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Stubbing For Fun, Profit, and Survival

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"Foo" Is Only Missing an "L"

The preceding example returns a meaningful value. Even in the case where full JavaDoc comments are omitted, any developer seeing "John Doe" returned has a pretty good idea how they can use the method. A return value of "foo" would give no such indication. Even if the method has full JavaDoc notations, the value "foo" is very unlikely to be of use to the client code. It may be helpful to consider that code examples that use "foo" generally use "bar" as the second value. "foo bar" is a homonym for FUBAR, which is an acronym for "F***** Up Beyond All Recovery".

I recently worked on a project where stubs returned both null and "foo." These values, coupled with generated JavaDoc comments rather than informative descriptions, led to delays in integration testing and the need to re-write 70% of the consumer code once integration began due to the assumed values not matching the actual values. A valid value returned by stubs for all methods would have prevented this and saved a substantial amount money (and one of my weekends).

Meaningful Stubs May End Up In Production

Some people believe that cleaning up stubbed code takes too much of their time, or that stubs can make their way into production by being missed. Looking at that second argument, it is only valid if comments are not used properly. All modern IDEs will provide a listing of comments that start with FIXME and TODO. Stubs that are commented with FIXME and cultivating the habit of reviewing these lists will always prevent stubs from making it to production and lead to cleaner code. Using these notations also allows for being able to quickly review code where stubs have been left and remove them when they are no longer needed.

Click here for a larger image.

Figure 1: Task View in Eclipse

Using a Stub Harness

If you don't know how long it will be until you have data, consider writing a stub harness. A stub harness is a simple check to see if the class should use stubbed values before returning them. Whether to use the stubs or not can be set in a property file at a class or as a node in your deployment descriptor. This value can be set at a method level:


at the application level:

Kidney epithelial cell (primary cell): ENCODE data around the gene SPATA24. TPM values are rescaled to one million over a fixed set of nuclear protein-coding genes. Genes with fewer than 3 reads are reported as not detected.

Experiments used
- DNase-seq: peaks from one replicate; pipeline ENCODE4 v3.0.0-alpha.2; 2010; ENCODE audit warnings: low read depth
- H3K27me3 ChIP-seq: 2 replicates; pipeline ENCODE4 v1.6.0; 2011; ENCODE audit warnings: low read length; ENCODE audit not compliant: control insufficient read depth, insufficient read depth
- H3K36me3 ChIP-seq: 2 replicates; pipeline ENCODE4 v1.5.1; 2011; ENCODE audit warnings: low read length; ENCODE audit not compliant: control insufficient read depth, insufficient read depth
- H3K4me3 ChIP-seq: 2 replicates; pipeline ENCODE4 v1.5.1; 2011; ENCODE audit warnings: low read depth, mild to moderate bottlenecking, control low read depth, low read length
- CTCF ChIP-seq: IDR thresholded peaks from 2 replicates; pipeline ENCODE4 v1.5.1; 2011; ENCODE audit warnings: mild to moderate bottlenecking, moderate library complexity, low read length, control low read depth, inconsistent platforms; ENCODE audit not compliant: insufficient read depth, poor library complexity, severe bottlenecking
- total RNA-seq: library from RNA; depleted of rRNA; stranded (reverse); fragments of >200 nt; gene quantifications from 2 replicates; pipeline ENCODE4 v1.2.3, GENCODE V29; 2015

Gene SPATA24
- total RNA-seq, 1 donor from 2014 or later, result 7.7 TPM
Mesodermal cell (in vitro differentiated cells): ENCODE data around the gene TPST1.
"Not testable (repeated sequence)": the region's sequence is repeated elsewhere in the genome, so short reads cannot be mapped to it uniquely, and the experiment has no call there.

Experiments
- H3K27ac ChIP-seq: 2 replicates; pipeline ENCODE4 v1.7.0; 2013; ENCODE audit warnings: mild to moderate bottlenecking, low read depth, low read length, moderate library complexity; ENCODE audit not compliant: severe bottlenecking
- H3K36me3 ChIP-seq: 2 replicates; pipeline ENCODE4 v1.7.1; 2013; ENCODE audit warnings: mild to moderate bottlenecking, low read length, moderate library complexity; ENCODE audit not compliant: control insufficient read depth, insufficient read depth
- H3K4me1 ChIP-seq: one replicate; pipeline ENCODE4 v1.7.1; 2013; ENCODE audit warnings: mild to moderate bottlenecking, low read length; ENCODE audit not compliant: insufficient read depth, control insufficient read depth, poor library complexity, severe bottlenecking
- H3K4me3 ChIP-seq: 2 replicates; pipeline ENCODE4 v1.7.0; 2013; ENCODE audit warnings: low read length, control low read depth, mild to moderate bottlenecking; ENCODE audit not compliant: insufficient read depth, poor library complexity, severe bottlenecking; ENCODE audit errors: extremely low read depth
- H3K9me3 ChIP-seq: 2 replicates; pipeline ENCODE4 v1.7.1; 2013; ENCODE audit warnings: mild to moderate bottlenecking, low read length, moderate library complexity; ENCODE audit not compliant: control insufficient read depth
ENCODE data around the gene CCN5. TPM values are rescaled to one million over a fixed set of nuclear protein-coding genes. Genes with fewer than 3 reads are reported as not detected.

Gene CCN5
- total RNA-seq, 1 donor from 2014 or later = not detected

or both:

if(property.useStubs && property.thisMethod.useStubs)

The key to this approach is to make sure your build process will never allow these values to be set in either pre-production or production (or other applicable environments, depending on how your organization operates). Providing your processes include regression tests in pre-prod, methods that are still stubbed will fail prior to going to production. It also allows you to switch off the stubs at any stage of development to run integration tests.


There are two inspirations for my article topics. Things that are cool, and things that are painful. In both cases, my goal is to share the solution in the hopes of saving others the long, tedious discovery process that I and others have gone through. In the case of this particular topic, the tedious process isn't the discovery but the realization that an approach that may seem at first glance to be time consuming is in fact time saving.

About the Author

Scott Nelson is a Senior Principal Web Application Consultant with well over 10 years of experience designing, developing, and maintaining web-based applications for manufacturing, pharmaceutical, financial services, non-profit organizations and real estate agencies for use by employees, customers, vendors, franchisees, executive management and others who use a browser. For information on how he can help with your web applications, please visit http://www.fywservices.com/ He also blogs all of the funny emails forwarded to him at Frequently Unasked Questions.

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This article was originally published on October 22, 2008

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